According to my previous post, When is It Time to Harvest Honey?, it’s about time to harvest some honey now. Which means it’s about time to add some escape boards so my bees can “escape” from their honey boxes, which then makes it easier for me to steal their honey. You know, I think I might have a video of me from earlier today that shows how this works:Continue reading
I took a break from screens over the past two weeks. Social media. The news. Who needs it? Here are some random slow motion shots I took of honey bees and other insects that were attracted to the Fireweed and Malva Moschata that’s been in bloom lately. I’d go into full screen mode for this video at the highest resolution setting to sit back and take in about three and a half minutes of silence.
One of the bees does something kind of gross near the end.
Want to hang out with me and my bees for 30 minutes? Here’s a video of things I did with my bees in August 2017. Just me, one guy, one hive. Prospective backyard beekeepers might like it.
I normally don’t post this kind of video, whatever normally is. I’m still sorting through a ton of cell phone footage that I have archived (that I’m now calling behind the scenes footage), looking for stuff that might be worth sharing.
Check out my Month of August category for a sense of things that might happen for backyard beekeepers on the east coast of the island of Newfoundland in the month of August.
I extracted about 13 kg / 30 pounds or about 11 litres of honey from one of my hive’s today. Here’s a clip of the honey being strained:
Straining today's #honey harvest.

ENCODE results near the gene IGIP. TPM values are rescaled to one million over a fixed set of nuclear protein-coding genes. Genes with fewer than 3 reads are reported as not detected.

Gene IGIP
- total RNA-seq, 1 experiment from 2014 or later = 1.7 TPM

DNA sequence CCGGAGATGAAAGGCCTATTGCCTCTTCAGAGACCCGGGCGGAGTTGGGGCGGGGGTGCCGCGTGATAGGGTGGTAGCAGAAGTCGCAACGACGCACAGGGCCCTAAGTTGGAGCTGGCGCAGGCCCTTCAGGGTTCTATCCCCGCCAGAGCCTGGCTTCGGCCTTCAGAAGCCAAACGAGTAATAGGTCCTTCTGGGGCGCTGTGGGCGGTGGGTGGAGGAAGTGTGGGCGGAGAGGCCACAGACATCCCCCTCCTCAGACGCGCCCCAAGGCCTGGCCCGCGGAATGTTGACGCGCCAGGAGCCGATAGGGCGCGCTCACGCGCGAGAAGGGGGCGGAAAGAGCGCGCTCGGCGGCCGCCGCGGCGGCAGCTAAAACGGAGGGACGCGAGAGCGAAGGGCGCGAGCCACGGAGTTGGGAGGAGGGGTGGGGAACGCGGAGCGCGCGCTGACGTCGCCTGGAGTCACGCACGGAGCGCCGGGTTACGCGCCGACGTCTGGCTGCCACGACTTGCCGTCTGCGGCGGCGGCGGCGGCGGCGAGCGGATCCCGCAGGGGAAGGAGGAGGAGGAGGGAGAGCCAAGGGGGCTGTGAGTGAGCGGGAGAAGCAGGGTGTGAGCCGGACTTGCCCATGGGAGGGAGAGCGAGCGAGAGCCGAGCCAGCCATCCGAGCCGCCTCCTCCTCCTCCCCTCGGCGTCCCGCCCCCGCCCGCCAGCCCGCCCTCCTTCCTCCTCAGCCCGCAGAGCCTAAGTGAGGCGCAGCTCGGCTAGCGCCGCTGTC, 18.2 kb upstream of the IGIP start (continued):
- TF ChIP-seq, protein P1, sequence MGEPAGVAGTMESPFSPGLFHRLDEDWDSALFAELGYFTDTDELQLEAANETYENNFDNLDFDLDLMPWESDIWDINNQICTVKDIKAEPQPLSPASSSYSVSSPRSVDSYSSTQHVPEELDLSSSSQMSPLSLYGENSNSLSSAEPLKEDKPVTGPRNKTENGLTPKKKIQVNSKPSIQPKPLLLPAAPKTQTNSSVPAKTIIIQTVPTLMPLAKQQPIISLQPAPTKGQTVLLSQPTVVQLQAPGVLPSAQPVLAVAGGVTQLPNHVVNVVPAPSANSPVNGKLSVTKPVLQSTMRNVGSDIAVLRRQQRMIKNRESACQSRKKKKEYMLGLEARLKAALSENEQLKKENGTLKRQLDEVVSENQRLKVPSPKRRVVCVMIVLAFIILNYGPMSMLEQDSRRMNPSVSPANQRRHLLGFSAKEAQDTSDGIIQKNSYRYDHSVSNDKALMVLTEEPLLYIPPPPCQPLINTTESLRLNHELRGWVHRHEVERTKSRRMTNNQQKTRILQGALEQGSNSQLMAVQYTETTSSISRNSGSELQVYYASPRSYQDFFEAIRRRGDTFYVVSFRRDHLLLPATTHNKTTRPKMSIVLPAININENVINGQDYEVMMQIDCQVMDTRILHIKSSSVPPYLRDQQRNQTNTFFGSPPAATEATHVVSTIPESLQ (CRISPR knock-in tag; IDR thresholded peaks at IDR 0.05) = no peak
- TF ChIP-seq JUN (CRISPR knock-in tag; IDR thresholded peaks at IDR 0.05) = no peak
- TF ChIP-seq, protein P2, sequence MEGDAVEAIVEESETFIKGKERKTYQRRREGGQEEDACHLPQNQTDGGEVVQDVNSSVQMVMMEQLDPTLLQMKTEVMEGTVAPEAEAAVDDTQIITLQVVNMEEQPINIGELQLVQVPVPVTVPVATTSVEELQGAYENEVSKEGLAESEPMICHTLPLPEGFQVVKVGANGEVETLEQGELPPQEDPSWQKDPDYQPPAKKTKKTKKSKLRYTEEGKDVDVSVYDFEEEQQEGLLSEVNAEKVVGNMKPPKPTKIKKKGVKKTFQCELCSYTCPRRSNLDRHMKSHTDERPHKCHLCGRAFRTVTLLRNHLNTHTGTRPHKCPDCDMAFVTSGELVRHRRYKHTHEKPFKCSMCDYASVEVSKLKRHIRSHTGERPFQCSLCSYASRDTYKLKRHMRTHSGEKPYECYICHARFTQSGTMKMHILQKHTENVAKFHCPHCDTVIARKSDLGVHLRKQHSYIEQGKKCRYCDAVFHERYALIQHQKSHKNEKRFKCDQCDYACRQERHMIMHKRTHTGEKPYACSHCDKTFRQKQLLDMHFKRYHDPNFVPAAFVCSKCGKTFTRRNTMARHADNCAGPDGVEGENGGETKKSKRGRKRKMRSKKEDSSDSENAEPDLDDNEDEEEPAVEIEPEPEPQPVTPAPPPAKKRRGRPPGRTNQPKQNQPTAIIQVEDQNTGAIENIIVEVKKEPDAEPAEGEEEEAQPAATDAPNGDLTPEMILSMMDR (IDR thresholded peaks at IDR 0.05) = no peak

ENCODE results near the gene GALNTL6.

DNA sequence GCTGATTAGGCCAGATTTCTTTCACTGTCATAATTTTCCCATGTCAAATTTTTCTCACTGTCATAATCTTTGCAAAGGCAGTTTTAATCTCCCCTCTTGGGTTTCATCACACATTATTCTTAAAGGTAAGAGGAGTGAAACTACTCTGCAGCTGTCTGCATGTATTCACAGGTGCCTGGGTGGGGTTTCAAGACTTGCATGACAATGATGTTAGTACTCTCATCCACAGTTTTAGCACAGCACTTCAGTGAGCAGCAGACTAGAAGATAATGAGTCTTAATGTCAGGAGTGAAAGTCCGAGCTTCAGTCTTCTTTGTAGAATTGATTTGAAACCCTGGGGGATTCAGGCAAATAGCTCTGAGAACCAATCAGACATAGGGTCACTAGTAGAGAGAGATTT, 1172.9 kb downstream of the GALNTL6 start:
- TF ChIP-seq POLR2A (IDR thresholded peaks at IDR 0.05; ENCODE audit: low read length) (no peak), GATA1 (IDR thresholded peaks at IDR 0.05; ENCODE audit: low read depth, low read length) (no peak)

— Mud Songs Beekeeping (@MudSongsBeek) September 25, 2016
Considering that this was a rebuilding year for me and honey was not a priority, 13 kg is more than enough to make me happy. I’ll easily have enough to keep myself in honey until this time next year.
One more time, but in slow motion!
When I kept my bees in Logy Bay and Portugal Cove, I used to get light honey in the spring and dark honey in the fall. This honey is not dark. Judging from what I’ve seen in bloom in my area of Flatrock, I would guess it’s made mostly from Fireweed and Clover nectar, both of which produce a light honey. It doesn’t have the creamy opaque appearance of Goldenrod honey, nor any of the darkness of Japanese Knotweed honey. I look forward to next year when, hopefully, most of my colonies will come into spring at full strength instead of slowly building up over the summer like they had to do this year.
WARNING: The last photo in this post is gross and so is the video.
My little beeyard is half full of fireweed. It’s very pretty.
Honey bees are attracted to fireweed.
Dragonflies are also attracted to fireweed.